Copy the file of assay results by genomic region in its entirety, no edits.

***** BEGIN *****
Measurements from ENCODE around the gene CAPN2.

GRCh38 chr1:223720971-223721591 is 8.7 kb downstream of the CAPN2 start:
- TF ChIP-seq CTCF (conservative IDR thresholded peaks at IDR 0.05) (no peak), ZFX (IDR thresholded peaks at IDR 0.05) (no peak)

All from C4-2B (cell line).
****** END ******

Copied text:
Measurements from ENCODE around the gene CAPN2.

GRCh38 chr1:223720971-223721591 is 8.7 kb downstream of the CAPN2 start:
- TF ChIP-seq CTCF (conservative IDR thresholded peaks at IDR 0.05) (no peak), ZFX (IDR thresholded peaks at IDR 0.05) (no peak)

All from C4-2B (cell line).